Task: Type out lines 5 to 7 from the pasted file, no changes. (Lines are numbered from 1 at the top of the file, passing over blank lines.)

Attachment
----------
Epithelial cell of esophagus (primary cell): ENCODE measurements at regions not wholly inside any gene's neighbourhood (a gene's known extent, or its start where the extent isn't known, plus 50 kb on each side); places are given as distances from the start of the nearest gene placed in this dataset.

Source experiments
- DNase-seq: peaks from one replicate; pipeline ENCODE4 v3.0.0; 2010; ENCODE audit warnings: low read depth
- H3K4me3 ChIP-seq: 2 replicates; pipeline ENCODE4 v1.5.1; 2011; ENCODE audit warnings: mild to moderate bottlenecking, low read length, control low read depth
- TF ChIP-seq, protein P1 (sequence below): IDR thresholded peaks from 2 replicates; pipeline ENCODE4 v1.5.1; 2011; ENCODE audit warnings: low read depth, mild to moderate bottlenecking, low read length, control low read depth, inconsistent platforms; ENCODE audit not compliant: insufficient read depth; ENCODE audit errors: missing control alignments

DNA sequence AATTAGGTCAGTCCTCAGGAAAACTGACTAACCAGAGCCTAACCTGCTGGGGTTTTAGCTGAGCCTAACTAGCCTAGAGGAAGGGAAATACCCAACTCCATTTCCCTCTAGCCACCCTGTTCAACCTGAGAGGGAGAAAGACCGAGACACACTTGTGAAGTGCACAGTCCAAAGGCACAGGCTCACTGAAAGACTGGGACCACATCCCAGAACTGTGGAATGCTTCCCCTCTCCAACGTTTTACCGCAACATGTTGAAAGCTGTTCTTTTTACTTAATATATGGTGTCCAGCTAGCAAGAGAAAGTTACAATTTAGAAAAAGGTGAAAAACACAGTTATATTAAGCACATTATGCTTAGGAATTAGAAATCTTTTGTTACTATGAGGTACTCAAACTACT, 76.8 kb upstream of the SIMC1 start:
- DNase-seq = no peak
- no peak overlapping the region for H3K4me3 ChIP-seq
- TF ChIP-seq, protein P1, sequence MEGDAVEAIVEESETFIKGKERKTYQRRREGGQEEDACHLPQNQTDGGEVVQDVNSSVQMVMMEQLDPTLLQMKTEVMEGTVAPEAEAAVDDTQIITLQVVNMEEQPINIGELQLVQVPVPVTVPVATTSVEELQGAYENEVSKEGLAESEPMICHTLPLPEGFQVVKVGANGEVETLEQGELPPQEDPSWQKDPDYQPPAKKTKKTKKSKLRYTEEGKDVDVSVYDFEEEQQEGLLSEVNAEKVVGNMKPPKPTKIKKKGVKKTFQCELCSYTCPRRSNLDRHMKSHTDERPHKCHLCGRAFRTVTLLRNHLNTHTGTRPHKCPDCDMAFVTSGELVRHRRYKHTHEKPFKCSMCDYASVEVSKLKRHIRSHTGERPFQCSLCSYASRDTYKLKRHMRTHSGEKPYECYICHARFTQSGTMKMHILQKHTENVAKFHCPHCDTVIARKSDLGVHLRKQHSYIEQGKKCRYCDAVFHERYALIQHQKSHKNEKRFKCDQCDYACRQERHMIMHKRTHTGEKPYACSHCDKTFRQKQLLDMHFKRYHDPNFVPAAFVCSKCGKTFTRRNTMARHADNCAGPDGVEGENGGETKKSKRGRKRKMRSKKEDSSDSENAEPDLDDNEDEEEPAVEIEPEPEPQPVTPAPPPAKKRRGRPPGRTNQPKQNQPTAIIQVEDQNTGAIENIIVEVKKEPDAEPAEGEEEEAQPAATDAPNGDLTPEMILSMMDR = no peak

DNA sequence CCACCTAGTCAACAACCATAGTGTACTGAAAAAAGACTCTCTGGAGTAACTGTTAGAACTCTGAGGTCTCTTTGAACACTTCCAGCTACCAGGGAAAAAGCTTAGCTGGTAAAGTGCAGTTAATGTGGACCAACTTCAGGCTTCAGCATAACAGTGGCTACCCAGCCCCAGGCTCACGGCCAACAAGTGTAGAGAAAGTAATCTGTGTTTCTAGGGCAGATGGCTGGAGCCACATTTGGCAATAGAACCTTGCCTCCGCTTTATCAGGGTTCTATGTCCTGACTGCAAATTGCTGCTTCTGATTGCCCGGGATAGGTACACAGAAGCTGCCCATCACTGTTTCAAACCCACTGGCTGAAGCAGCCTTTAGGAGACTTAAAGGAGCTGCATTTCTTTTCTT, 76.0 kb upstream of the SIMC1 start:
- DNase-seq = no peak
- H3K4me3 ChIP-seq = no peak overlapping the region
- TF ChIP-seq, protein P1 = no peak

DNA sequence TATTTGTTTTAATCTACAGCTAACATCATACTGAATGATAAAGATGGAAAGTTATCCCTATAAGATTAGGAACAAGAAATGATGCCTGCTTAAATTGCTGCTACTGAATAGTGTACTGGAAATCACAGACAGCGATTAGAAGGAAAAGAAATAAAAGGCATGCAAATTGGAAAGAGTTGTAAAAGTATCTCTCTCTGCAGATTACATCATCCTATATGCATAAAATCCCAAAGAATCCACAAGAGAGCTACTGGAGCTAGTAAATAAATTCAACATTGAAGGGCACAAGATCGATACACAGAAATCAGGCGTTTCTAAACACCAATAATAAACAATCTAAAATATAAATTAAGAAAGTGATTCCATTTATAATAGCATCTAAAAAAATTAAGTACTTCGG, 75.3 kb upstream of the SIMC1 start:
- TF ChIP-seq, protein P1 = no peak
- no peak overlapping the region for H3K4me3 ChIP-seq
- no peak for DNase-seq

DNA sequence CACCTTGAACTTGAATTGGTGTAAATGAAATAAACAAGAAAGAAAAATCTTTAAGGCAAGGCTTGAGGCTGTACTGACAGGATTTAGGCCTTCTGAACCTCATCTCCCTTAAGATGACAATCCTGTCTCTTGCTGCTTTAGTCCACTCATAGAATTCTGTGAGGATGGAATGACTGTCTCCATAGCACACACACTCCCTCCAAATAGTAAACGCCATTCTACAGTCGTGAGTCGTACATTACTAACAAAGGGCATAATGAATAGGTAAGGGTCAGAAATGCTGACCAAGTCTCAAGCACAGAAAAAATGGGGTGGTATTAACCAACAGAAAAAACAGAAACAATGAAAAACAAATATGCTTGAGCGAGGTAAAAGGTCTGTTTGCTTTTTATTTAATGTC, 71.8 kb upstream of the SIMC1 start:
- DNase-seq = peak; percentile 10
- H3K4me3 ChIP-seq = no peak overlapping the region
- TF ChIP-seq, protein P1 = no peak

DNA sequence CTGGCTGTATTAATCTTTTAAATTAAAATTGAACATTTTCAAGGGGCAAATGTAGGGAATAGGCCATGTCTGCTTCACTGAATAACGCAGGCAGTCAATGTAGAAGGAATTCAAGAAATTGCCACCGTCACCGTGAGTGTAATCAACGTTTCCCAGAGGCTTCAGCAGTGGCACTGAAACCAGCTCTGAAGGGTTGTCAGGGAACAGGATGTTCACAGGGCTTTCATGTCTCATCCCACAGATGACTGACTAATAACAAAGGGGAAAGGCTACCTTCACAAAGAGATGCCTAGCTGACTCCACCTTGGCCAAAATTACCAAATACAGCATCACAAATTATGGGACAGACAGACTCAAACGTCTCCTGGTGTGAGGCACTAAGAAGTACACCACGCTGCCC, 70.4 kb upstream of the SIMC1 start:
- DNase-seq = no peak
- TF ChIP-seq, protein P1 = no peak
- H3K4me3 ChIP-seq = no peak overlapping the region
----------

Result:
- TF ChIP-seq, protein P1 (sequence below): IDR thresholded peaks from 2 replicates; pipeline ENCODE4 v1.5.1; 2011; ENCODE audit warnings: low read depth, mild to moderate bottlenecking, low read length, control low read depth, inconsistent platforms; ENCODE audit not compliant: insufficient read depth; ENCODE audit errors: missing control alignments

DNA sequence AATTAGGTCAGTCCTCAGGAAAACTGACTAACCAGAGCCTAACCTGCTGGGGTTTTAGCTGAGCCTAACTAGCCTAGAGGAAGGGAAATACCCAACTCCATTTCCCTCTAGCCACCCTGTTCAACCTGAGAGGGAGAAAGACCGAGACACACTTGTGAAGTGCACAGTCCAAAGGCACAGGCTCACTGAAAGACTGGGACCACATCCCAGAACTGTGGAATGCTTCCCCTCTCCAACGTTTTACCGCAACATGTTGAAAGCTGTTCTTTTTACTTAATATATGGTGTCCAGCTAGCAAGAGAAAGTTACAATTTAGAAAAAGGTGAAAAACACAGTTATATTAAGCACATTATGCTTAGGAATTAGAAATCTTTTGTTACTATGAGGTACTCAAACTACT, 76.8 kb upstream of the SIMC1 start:
- DNase-seq = no peak